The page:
I have attended a few meetings recently with fellow superintendents. As an aside to the theme of the particular meeting, the subject of parent requests for teacher and principal ratings, per the mandated procedures embedded within the APPR (Annual Professional Performance Review) arises during breaks in the meeting. An informal count is collected from those in the group. The result will likely shock those who drafted and pushed the required parent access through the statutory process and into mandate.
The answer, after nearly three months of school, is a negligible amount, with no district reporting double digit parent requests for teacher and principal rating information, and most either none or less than a handful. It's important to consider that in the four districts represented by superintendents in one such meeting last week, serving a combined 10,000 learners, the district leaders indicated that less than five requests were submitted, with three of those school systems not registering a single request!
The requirement that parents have access to the teacher and principal ratings - borne of a formula factoring in observations scores, with learner performance on state tests and other approved assessments to determine growth and achievement levels - sparked understandable outrage among educators throughout the state. Every district was compelled by the State Department of Education to publicize the rights of parents to access the ratings data.
The possibility that the requested data could in turn be shared publicly by any parent via social media naturally increased anxiety and fear among educators. There was sufficient opportunity to breed humiliation and embarrassment among educators who were not entirely, or even close to being, capable of addressing the multiple issues and baggage (the effect of poverty, abuse at home, mental health concerns...) that children bring into school each day which impact learning. In other words, educators were being evaluated with little influence over these outside factors that infringe upon performance outcomes. Teaching is heuristic, not algorithm based. That is, the act of teaching is experiential and exploratory, it cannot be readily or accurately reduced to a simple protocol like a recipe for a cake. There are too many intervening and unpredictable variables to account for and attend to on a daily basis. Teaching is not an assembly line in which certain tasks can be programmed and rendered repetitive to insure a standard level of quality among the products. The margin of error in the teaching and learning process prohibits the effective employment of a script without variance, spontaneity, professional discretion, and creativity.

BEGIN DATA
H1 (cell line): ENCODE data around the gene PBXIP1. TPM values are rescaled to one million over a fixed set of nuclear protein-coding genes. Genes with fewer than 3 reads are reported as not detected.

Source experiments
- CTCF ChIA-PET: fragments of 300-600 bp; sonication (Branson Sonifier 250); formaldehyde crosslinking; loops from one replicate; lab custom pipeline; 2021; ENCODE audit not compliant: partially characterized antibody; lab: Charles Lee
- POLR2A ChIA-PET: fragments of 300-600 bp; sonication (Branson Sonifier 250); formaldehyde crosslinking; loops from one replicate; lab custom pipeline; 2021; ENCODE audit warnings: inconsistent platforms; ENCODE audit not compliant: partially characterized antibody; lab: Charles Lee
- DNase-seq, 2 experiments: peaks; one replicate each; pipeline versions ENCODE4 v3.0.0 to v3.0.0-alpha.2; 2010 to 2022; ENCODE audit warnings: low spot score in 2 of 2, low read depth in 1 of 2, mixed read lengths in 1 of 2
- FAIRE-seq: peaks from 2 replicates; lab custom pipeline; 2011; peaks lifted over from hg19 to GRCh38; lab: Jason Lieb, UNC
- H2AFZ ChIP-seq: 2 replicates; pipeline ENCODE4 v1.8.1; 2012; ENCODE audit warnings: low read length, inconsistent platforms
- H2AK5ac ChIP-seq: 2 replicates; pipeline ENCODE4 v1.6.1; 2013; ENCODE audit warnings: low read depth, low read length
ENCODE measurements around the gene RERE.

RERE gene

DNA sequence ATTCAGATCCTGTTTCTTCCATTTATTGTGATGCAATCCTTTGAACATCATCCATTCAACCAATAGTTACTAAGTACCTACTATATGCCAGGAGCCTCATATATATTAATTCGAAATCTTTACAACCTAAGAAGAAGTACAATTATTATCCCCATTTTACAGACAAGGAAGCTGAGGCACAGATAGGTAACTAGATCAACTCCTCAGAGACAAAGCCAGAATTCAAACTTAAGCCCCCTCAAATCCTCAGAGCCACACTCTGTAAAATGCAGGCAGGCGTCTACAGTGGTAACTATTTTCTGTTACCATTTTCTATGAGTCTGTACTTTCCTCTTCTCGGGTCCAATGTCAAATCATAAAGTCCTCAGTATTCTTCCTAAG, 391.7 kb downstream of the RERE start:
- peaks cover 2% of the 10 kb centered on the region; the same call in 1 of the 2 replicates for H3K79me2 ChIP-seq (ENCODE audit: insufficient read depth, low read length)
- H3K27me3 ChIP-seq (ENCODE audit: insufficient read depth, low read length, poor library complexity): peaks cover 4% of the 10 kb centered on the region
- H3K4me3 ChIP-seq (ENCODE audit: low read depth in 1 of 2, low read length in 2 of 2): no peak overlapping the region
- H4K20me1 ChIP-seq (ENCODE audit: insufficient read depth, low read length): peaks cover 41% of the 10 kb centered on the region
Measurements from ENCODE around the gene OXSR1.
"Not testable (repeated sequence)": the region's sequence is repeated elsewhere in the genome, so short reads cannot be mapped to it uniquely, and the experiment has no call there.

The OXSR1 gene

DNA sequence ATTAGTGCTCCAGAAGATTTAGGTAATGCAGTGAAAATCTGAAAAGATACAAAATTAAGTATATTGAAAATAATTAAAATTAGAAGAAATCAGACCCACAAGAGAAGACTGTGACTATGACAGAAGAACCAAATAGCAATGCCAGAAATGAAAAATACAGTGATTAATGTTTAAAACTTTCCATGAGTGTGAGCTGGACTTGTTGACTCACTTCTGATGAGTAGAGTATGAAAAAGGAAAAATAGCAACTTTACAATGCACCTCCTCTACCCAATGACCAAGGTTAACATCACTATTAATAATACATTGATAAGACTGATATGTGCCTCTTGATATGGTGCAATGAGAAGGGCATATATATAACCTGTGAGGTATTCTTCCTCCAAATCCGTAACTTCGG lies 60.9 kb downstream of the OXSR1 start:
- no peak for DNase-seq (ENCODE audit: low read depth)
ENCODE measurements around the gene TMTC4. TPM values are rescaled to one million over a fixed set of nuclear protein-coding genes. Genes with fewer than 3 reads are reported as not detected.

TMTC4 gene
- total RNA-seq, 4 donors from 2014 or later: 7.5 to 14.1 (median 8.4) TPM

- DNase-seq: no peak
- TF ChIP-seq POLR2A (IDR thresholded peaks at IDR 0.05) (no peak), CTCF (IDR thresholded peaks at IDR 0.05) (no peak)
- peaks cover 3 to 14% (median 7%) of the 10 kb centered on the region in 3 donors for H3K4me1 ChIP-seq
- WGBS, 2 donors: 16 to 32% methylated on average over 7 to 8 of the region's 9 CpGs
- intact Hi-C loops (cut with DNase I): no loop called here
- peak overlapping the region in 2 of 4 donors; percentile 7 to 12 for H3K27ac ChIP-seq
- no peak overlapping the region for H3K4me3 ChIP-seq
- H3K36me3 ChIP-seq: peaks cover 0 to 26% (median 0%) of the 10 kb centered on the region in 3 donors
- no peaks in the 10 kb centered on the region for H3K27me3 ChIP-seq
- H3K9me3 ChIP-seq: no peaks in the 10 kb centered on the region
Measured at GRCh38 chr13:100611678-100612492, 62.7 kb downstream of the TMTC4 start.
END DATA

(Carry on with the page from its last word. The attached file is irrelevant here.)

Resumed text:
The virtual absence of requests (has the state endeavored to collect information from each district on the number of parent requests???) begs the question - who exactly wanted the release of the rating data, and what was their motive? It certainly was not prompted by parents concerned about the performance levels of the teachers and principals responsible for the education of their children. I was unaware of any parent advocacy group who cried out for this trigger mechanism to be included with any legislation. There were no media reports indicating parent speculation about teacher and principal performance. This was clearly an example of a solution in search of a problem - or an errant belief among policy-makers that the prospect of being humiliated in public would motivate educators to increase achievement standards.
Let's look at what noted educational expert Michael Fullan (and for that matter, nearly any and every psychologist or researcher one would encounter in a freshmen college class in psychology) has to say about fear as a motivator.
Fullan, on pages 60 - 63 of The Six Secrets of Change:
"Moral certitude and raw fear are terrible change agents."
Citing a work by Pfeffer and Sutton, 2000) "One of these barriers (to bridging the knowing-doing gap) is the fact that fear prevents acting on knowledge. They found that organizations that were weak on generating and using knowledge had an atmosphere of fear and distrust" (that might be an apt descriptor of the emotional distance between political policy-makers in Albany and professional educators in the field)